*Hundreds of billions in painful cuts to Medicaid, which seniors depend on for long-term care services and supports.

*Reaffirmation of a House rule that puts 11 million Social Security Disability Insurance (SSDI) beneficiaries at risk of a 7% benefit cut in 2028.

*Reductions to SSI (Supplemental Security Insurance), which provides cash assistance to low-income seniors and people with disabilities.

 *Caps on non-defense spending that will likely lead to devastating cuts to Older Americans Act programs and the Social Security Administration (SSA) operating budget.

 *Slashing of programs that benefit our nation’s veterans and deep cuts to spending on medical research (including cancer, diabetes, heart disease, and other conditions afflicting the elderly).

The savings from these devastating cuts will likely go to tax breaks for the wealthy.  Last year’s House Republican tax plan gave 99.6% of its benefits to the top one-percent of earners, with virtually nothing for middle and low income Americans.

 

 

Social Security and Medicare are Financially Sound, Not “Going Bankrupt,” says Trustees Report

The 2017 OASDI Trustees Report confirms that the Social Security Trust fund is stable and healthy for now, but faces challenges in the future if corrective action is not taken.  The most important figures remain consistent with last year’s report:  The combined OASDI (Old-age, Survivor, and Disability Insurance) trust funds will remain fully solvent until 2034, after which Social Security can pay 77% of benefits if there are no changes to the program. The Trustees report there is now $2.847 trillion in the Social Security Trust Fund, which is $35.2 billion more than last year --- and that it will continue to grow by payroll contributions and interest on the Trust Fund's assets.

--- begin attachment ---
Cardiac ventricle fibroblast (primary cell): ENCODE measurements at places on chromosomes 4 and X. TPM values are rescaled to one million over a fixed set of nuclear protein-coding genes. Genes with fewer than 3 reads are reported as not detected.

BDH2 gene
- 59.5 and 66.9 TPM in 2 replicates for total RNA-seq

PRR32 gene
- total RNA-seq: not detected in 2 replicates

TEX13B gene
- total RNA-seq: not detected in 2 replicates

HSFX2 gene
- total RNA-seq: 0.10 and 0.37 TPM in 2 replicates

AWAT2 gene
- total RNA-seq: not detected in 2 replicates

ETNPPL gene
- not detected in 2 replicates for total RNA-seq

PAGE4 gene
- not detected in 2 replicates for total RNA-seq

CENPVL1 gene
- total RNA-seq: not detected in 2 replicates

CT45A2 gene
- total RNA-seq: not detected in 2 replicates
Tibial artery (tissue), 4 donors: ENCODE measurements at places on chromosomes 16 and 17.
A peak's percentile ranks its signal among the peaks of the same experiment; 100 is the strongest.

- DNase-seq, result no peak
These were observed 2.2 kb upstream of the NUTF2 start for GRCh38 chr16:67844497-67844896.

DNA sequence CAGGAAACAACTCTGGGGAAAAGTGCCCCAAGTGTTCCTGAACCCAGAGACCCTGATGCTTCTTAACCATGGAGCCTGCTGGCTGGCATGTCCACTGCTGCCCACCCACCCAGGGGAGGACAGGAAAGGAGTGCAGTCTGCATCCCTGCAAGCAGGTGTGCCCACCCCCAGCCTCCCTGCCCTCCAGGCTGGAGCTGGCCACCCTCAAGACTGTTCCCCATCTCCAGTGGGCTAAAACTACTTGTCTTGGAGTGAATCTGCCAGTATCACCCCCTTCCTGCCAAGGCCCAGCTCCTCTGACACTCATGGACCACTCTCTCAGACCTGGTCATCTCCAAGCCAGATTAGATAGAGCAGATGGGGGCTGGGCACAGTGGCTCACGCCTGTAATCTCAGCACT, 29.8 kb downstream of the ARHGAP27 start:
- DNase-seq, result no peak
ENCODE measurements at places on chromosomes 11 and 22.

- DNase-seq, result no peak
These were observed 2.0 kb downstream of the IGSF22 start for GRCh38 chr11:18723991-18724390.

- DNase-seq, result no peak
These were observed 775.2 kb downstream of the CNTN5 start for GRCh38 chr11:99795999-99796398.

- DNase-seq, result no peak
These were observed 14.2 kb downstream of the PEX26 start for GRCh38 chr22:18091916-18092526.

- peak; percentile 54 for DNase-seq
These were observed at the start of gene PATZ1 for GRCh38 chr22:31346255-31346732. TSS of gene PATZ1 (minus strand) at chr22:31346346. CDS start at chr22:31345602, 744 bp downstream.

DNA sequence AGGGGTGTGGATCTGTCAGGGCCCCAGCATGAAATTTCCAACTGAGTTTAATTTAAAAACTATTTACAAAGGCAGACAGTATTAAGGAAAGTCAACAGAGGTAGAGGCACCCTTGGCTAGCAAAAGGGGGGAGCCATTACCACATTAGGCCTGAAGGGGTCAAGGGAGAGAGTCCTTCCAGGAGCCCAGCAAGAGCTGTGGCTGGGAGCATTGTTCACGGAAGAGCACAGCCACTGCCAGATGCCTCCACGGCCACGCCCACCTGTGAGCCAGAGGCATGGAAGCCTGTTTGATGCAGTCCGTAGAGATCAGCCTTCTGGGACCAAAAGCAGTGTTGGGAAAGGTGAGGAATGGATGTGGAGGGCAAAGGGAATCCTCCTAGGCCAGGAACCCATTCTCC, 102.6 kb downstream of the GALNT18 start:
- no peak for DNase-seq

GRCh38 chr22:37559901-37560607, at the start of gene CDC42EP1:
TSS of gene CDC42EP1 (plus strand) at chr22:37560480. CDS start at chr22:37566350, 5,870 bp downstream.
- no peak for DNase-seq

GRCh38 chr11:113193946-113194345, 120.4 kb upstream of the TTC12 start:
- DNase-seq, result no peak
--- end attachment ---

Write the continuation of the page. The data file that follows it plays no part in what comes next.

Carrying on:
This reassuring report will not stop Social Security’s opponents from seeing the glass half-empty and claiming that the program is in dire financial trouble.  Expect to hear more false cries about Social Security (and Medicare) going “bankrupt” in the coming months. 

“Opponents of Social Security may once again try to use this report as an excuse to cut benefits, including raising the retirement age.  We must, instead, look to modest and manageable solutions that will keep Social Security solvent well into the future without punishing seniors and disabled Americans.” - Max Richtman, NCPSSM president and CEO

The National Committee endorses bills introduced by Senator Bernie Sanders (I-VT), Rep. John Larson (D-CT) and others, which keep the Social Security trust fund solvent while boosting benefits and cost-of-living adjustments (COLAs).  The bills achieve this mainly by phasing out the payroll tax income cap so that the wealthy pay their fair share into Social Security.

Forty percent of seniors (and 90% of unmarried seniors) rely on Social Security for all or most of their income.  The average monthly retirement benefit of $1,355 is barely enough to meet basic needs, and the Trustees’ latest projected cost-of-living increase of 2.2% will not keep pace with seniors’ true expenses.